Extra protection – N95s on! – because of Code Black! || The code was raised due to a varicella epidemic brought about by an untoward incident with the patients and the vulnerable hospital staff, and with the vaccine still unavailable and the proper measures not immediately undertaken, the ER was closed to new admissions as well as all the pediatric wards.
Quite a different preceptorial as well! :) OPD Sick Child Clinic with Dr. Ramon Arcadio, former UPCM Dean and UPM Chancellor. Rather than just teach, he told us stories! We picked up pointers on giving sponge baths, dealing with fever, cough and "dracula eyes" (the debate is still ongoing: conjunctival injection or subconjunctival hemorrhage?)
Quite a different preceptorial as well! :) “D” Team at the OPD Sick Child Clinic with Dr. Ramon Arcadio, former UPCM Dean and UPM Chancellor. Rather than just teach, he told us stories! We picked up pointers on giving sponge baths, dealing with fever, cough and “dracula eyes” (the debate is still ongoing: conjunctival injection or subconjunctival hemorrhage?)

On our orientation to the rotation, we were given a list of the Top 10 Most Commonly Seen Cases at the UP-PGH OPD and guess what? At the end of it all, I only saw 1 “common case” (acute gastroenteritis)! Guess our group really got to see some of the rare ones; then again, it is UP-PGH. The rare can actually become quite common here. Some of the cases we encountered include Chiari Type II Malformation, Aarskog Syndrome, Global Developmental Delay, Benign Childhood Epilepsy, Polycystic Ovarian Syndrome (in an adolescent!) progressing to what might be Metabolic Syndrome, and Subdural Hematoma.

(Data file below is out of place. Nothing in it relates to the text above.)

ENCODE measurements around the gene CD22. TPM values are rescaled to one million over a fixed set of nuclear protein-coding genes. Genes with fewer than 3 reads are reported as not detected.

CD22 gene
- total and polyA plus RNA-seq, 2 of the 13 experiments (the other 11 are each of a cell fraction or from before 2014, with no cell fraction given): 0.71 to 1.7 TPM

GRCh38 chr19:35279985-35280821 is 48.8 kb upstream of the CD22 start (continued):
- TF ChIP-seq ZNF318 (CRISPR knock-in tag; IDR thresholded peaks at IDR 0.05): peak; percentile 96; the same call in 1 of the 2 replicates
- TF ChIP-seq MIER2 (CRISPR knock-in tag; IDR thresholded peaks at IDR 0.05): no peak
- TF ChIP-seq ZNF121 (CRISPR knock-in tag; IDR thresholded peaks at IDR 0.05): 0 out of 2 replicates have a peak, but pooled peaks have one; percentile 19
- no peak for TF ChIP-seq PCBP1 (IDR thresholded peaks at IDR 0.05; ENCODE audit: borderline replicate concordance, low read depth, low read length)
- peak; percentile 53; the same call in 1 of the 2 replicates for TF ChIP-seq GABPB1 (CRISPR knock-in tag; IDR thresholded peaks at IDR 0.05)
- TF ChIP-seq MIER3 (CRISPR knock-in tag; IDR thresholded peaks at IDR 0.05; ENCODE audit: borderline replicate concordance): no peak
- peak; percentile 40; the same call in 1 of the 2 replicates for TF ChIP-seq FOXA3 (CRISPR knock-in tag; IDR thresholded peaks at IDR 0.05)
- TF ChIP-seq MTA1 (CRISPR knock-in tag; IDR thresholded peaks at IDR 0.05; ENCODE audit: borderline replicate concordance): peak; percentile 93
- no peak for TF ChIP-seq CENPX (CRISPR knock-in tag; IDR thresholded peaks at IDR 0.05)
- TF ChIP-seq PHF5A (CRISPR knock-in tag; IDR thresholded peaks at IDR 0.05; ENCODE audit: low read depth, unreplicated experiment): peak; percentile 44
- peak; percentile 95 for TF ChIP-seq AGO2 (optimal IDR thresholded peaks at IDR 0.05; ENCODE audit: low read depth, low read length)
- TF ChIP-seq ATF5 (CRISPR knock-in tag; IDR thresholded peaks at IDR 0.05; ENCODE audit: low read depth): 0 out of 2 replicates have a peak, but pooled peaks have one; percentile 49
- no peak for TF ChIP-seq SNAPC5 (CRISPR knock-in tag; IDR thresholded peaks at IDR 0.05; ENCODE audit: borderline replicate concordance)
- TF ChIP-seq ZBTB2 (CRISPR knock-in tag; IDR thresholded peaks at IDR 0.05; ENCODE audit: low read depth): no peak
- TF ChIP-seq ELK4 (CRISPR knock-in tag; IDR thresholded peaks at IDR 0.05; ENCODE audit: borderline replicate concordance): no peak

An absolute part of this Pedia ICC experience is the playing and kuwento part! Some of the kids were really hard to keep up with! I was running out of games and questions to ask! Haha! Wild! Two of my personal favorites include a certain patient at the Allergy clinic who noticed we were struggling with our preceptor’s questions and told me, “May libro naman pala kayo eh! Bakit ‘di niyo basahin?” and the cute girl at the FMAB clinic who danced, sang and did all sorts of imaginative role-playing…up until she saw our preceptor, her doctor, and then came the association of needles and pain, and thus, the terrified shriek of “NO! DON’T WANT DOCTOR! WANT TO GO OUT! NO OUCHIE!”

I am immensely thankful for a chance to learn from the best consultants, the awesome residents and of course, the patients who truly were patient as they allowed us students to be the ones to examine them. This was truly a great experience!

One rotation down! But before that, ER duty tomorrow! Yep, they finally lifted the Code Black! Then, it’s off to OB-GYN! Yey~! I know it’s going to be toxic but it’ll definitely be worth it for all the learnings we’ll get! Can’t wait!

Reach-Out-and-Read session with my little group of intense listeners! They were also quite game to answering my questions in the interactive part! (But it looks like that one kiddie finds my face more interesting than the book! Haha!) || Thank you, Pedia! Thank you, kids! :)